In this trial of the next-generation STAT3 ASO, AZD9150 in patients with DLBCL, the drug was well tolerated at doses of 2 or 3 mg/kg weekly. No significant AEs associated with AZD9150 led to unacceptable toxicity or early discontinuation of therapy in the study population. We observed a clinical benefit in 13% of the study population of patients with heavily pretreated DLBCL. Among both patients with a CR, the response was durable, lasting nearly 11 months in 1 patient and is currently ongoing in the other. Corollary PBMC analysis shows changes in relevant T cell populations with therapy.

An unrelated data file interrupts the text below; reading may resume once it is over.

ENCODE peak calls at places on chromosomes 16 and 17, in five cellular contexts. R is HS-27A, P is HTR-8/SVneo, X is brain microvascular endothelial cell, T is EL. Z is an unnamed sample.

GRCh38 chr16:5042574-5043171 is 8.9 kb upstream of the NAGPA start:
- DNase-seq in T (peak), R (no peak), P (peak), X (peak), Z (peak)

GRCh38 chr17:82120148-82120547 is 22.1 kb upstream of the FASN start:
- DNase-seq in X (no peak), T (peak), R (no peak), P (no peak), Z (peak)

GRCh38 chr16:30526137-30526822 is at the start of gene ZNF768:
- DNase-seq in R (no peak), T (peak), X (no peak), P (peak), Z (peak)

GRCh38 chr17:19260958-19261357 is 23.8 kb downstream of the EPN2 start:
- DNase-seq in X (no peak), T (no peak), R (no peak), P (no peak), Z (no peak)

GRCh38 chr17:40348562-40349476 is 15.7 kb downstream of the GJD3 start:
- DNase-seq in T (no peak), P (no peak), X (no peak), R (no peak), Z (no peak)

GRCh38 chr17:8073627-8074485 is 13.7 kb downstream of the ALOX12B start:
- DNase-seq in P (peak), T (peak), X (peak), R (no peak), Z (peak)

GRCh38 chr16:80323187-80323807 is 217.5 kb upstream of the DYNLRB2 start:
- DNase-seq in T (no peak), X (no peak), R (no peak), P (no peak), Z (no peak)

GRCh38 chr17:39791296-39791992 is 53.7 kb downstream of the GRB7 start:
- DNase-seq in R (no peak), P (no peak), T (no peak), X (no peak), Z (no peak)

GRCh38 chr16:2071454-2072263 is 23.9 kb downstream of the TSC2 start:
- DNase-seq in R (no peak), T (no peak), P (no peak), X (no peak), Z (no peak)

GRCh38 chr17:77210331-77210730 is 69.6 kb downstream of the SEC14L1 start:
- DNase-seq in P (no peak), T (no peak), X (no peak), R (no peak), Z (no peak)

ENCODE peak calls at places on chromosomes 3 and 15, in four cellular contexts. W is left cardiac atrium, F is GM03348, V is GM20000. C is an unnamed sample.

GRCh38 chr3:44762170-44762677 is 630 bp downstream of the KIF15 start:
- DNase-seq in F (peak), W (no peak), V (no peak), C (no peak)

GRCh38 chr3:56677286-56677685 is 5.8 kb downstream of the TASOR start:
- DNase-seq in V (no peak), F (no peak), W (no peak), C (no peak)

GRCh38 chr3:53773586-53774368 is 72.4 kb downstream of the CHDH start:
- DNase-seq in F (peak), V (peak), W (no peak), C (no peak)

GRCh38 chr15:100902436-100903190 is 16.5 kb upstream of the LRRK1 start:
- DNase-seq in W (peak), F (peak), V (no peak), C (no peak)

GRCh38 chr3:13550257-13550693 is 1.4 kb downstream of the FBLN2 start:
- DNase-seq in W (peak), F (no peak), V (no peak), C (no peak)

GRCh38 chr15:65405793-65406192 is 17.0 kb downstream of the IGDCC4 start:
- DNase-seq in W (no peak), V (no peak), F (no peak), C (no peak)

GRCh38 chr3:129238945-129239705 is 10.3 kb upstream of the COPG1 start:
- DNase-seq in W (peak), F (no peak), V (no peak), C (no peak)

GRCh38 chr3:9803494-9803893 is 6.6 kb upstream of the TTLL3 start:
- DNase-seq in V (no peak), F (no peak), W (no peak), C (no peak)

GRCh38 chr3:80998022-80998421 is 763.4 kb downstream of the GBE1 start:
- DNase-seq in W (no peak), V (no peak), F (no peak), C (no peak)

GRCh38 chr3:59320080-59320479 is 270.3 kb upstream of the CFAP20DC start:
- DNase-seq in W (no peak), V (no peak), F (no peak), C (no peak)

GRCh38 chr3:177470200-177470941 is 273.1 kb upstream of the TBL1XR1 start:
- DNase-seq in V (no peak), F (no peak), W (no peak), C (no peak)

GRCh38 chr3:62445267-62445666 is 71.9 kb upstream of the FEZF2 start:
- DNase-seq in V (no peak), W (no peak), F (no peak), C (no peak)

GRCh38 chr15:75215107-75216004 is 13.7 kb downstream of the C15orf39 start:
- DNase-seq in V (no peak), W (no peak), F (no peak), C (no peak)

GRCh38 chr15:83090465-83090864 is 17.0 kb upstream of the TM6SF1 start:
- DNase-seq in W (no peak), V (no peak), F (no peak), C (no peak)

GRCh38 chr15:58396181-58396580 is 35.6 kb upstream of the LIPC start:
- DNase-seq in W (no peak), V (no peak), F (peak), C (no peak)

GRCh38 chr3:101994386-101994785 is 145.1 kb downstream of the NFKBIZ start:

Activated STAT3 plays an established role in cancer cell survival, and suppressed levels of phosphorylated STAT3 have shown to correlate with better patient survival in lymphoma. We have previously reported the efficient uptake and STAT3 knockdown capacity of AZD9150 in patient-derived tumor explant models of lymphoma [25]. The results of the current study demonstrate that this next-generation ASO-mediated reduction of STAT3 mRNA levels in humans is both a feasible and an effective strategy for treating advanced-stage DLBCL. An important finding is that this therapy was well tolerated, confirming our early phase 1 results [25]. The majority of the patients had undergone several lines of therapy—a median of 4—for their current cancer. Notably, over one quarter of the patients had a prior diagnosis of cancer, and may in fact have received even more systemic therapies. Patients withdrew from the study in most cases because of clinical deterioration unrelated to AZD9150 treatment or because of disease progression. Overall, our results suggest that AZD9150 therapy would likely be well tolerated and have meaningful clinical activity at a dose of 3 mg/kg in the broader population of patients with DLBCL.